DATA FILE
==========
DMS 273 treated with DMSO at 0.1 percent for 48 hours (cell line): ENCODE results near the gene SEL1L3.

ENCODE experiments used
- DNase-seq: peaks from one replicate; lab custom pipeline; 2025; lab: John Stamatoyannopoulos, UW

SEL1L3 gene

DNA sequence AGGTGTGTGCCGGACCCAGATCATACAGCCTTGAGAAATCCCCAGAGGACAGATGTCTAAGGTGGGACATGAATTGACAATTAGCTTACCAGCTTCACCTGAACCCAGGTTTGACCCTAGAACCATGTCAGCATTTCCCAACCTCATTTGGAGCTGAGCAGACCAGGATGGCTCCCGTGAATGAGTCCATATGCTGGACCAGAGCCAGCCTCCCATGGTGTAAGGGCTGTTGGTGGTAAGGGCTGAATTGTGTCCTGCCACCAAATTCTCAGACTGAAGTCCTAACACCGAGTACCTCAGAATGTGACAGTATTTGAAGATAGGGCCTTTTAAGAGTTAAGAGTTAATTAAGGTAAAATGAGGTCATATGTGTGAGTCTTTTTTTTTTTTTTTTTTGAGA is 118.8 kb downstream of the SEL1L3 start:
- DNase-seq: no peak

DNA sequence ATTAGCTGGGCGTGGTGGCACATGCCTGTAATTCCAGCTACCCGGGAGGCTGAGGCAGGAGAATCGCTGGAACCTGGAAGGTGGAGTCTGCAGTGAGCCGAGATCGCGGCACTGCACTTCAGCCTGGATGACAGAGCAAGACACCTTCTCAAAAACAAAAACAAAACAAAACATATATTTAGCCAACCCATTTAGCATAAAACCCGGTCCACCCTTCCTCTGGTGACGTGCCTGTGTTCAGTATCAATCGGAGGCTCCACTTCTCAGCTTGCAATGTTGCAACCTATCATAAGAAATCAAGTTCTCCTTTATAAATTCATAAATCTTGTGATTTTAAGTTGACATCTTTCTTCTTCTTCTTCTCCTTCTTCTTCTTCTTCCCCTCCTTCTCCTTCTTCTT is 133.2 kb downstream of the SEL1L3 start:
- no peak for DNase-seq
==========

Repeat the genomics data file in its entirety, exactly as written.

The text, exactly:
DMS 273 treated with DMSO at 0.1 percent for 48 hours (cell line): ENCODE results near the gene SEL1L3.

ENCODE experiments used
- DNase-seq: peaks from one replicate; lab custom pipeline; 2025; lab: John Stamatoyannopoulos, UW

SEL1L3 gene

DNA sequence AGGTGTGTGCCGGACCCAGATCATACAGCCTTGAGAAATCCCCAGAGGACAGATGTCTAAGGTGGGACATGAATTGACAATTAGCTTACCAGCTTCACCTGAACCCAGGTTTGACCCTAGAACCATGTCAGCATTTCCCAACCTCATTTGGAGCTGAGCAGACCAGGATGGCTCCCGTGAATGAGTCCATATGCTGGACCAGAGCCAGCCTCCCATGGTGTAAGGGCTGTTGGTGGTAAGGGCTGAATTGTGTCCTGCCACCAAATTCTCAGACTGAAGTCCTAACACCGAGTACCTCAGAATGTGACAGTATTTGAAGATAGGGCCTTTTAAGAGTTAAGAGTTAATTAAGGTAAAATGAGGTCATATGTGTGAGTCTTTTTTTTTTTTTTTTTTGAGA is 118.8 kb downstream of the SEL1L3 start:
- DNase-seq: no peak

DNA sequence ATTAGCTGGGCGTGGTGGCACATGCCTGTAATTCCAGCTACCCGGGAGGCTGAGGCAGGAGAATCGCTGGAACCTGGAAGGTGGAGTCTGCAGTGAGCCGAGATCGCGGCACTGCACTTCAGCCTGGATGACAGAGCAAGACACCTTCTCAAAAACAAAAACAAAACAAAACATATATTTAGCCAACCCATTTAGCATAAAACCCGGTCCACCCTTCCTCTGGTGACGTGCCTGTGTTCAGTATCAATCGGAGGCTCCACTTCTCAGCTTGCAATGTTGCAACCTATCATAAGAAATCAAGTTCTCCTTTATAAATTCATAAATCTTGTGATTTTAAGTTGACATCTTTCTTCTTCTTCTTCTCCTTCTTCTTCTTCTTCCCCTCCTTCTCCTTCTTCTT is 133.2 kb downstream of the SEL1L3 start:
- no peak for DNase-seq